While appearing in the Boston Blackie series, Morris continued to appear in roles in other films mostly for Pine-Thomas films forParamount Pictures.[3] After appearing in 1949’s Boston Blackie’s Chinese Venture, the final Boston Blackie film, Morris largely retired from films.[2] During the 1950s, he focused mainly on television and regional theatre role. During this time, Morris also appeared in guest spots for the anthology series Cameo Theatre, Lights Out, Tales of Tomorrow, Alcoa Premiere, Suspense, Danger, Robert Montgomery Presents, The Web, Phillip Morris Playhouse, Studio One, and Kraft Television Theatre. He briefly returned to films in 1955 with a role in the prison drama Unchained, followed by a role in the 1956 science-fiction horror film The She-Creature. In 1960, he had recurring role as Detective Lieutenant Max Ritter in the CBS summer replacement series,Diagnosis: Unknown. After the series was canceled after a year, Morris appeared in the NBC television film A String of Beads. In November 1960, he returned to Broadway as “Senator Bob Munson” in the stage adaptation of the 1959 novel Advise and Consent. Morris remained with the production until it closed in May 1961. In October, he reprised his role for the touring production.[9]

In the early to mid-1960s, Morris appeared in guest spots for the dramas Route 66, The Defenders, and Dr. Kildare. In 1965, he replaced Jack Albertson in the Broadway production of The Subject Was Roses.[3] He reprised his role in the play for the touring production in 1966.[10]

Morris was married twice. He first married Suzanne Kilbourne on November 8, 1926. They had two children, John Brooks and Cynthia.[1]Kibourne was granted an interlocutory divorce in November 1939 which was finalized on November 26, 1940.[11][12] On November 30, 1940, Morris married socialite Lillian Kenton Barker at the home of actor Frank Morgan.[13] They had a son, Kenton, born in 1944. The couple remained married until Morris’ death in 1970.[2]

In mid-1968, Morris starred opposite Barbara Britton in the touring production of Where Did We Go Wrong?.[1 After the production wrapped, he returned to his home in Manhattan where his health began to decline. Morris was later diagnosed with stomach cancer.[15]Despite his declining health, Morris began work on what would be his last film role, as “Pop Weaver” in biographical drama The Great White Hope (1970). The film was released after his death.[16][17] After filming wrapped, Morris joined the stage production of The Caine Mutiny Court Martial at the Bucks County Playhouse in New Hope, Pennsylvania.[8]

On September 11, 1970, Lee R. Yopp, the producer and director of Caine, was scheduled to have lunch with Morris. After Yopp could not reach Morris by phone at his motel room, he went to Morris’ room where he found the actor’s body lying on the floor.[14] The county coroner attributed Morris’ death to an overdose of barbiturates.[18][14] His remains were cremated and scattered over a German river.[19]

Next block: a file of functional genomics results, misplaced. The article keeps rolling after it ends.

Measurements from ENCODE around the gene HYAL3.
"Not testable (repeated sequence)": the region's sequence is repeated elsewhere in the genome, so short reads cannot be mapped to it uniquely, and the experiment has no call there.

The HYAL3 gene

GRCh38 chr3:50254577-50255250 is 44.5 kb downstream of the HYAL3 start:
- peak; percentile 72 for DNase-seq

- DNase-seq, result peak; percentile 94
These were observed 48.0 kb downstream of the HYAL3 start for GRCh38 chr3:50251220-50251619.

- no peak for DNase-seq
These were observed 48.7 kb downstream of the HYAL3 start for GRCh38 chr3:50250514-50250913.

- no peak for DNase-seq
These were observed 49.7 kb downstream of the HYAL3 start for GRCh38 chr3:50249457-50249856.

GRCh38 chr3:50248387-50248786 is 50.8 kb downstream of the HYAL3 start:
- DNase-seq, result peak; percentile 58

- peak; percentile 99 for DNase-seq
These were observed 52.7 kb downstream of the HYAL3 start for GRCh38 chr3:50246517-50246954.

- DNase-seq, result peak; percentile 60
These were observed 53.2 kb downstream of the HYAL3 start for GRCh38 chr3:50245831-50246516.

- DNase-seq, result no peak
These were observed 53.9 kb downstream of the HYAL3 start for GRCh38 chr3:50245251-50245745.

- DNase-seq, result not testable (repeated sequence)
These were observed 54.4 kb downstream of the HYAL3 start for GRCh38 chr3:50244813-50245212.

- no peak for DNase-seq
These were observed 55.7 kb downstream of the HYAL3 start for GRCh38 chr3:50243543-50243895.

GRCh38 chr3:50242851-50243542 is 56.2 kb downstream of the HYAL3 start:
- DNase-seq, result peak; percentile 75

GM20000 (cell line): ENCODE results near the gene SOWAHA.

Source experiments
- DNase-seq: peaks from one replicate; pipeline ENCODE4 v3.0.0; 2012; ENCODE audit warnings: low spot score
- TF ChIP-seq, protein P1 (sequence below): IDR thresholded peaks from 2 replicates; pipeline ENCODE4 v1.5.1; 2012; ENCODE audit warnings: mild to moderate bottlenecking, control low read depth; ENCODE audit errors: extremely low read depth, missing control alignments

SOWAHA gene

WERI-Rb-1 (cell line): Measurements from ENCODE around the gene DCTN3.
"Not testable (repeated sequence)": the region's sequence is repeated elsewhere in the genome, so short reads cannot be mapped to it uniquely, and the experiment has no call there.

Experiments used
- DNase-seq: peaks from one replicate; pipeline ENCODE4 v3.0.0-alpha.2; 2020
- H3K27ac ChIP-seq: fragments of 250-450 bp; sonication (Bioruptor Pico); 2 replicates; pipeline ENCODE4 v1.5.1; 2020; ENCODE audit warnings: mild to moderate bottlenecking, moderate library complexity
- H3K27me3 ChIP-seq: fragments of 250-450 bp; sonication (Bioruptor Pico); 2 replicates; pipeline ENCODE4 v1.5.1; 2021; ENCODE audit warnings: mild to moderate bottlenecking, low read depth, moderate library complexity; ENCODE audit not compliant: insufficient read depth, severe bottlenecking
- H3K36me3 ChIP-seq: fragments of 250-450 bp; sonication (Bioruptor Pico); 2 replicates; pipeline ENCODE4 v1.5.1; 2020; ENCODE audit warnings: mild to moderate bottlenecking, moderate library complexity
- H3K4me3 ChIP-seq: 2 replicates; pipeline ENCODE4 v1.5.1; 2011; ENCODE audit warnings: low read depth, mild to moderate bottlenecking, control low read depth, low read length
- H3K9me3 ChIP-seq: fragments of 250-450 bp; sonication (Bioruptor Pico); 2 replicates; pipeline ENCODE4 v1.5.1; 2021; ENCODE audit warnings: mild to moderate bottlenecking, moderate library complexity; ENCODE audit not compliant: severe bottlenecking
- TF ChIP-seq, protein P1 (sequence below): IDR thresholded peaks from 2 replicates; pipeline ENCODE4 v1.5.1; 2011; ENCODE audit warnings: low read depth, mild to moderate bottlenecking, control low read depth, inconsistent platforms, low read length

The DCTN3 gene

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Gwen Watford

 

 

 

 

Gwen Watford
Gwen Watford

“Independent” obituary from 1994.

IF EVER the portents looked right for a would-be actress of Gwen Watford’s endearing young charm – which was to endure on stage and television for the next half-century – it was while she was a schoolgirl in Sussex. Her dream of being a concert pianist had been shattered by her music teacher after 10 years of application to the keyboard.

The next best thing, the teacher decided, must be the theatre. What about the school play? It was to be Girls in Uniform, a German Expressionist story of a highly strung schoolgirl sent to boarding school for the first time who finds solace from the aggressive, authoritarian atmosphere in the company of a sympathetic schoolmistress. This was a powerful role, with its lesbian undertones; and who should be coming to see it but John Gielgud and Hugh Beaumont, then ruling the West End stage (it was 1943). They were looking for likely young nuns for a play called Cradle Song.

She didn’t get a part, but she got the next best thing: a tip from Gielgud to Tony Hawtrey, who ran the Embassy Swiss Cottage as a try-out theatre for the West End, that here was a newcomer to watch.

She found herself in three successive productions by Hawtrey, two of which went into the West End. Networking? It is the only way most players can get on; and in the 1940s and 1950s there was perhaps more hope and scope for a novice, since apart from Swiss Cottage there were regular purveyors of transfers to town like the Arts and the Oxford Playhouse and other provincial houses whose stages did not differ markedly from London’s.

Thus it was that Frank Hauser’s Midland Theatre Company production of Ugo Betti’s The Queen and the Rebels transferred in 1955 from Coventry to the Haymarket to give Watford her third West End chance after five years in rep. She played the queen to the usurper (Irene Worth). It was the dethroned Watford who usurped our hearts because, as the rightful monarch and wronged victim of persecution, she never tried to assert herself. And she was greatly assisted, as was all her acting, by those large brown watery eyes, the warm, expressive voice that could reach to the rafters if required, and the ability to convey inner torment with poise.

Indeed the victim of persecution which she then presented with such touching charm was to become an increasingly familiar role from 1955 – not so much in the theatre but certainly on the television screen. That was the year in which she first appeared on it, impressively, as the Virgin Mary in Joy Harrington’s Jesus of Nazareth. And all her work for television, by today’s standards of television acting, became something to cherish. It brought her so near to us. Nor were the plays as contemptible as so many television plays seem to be today.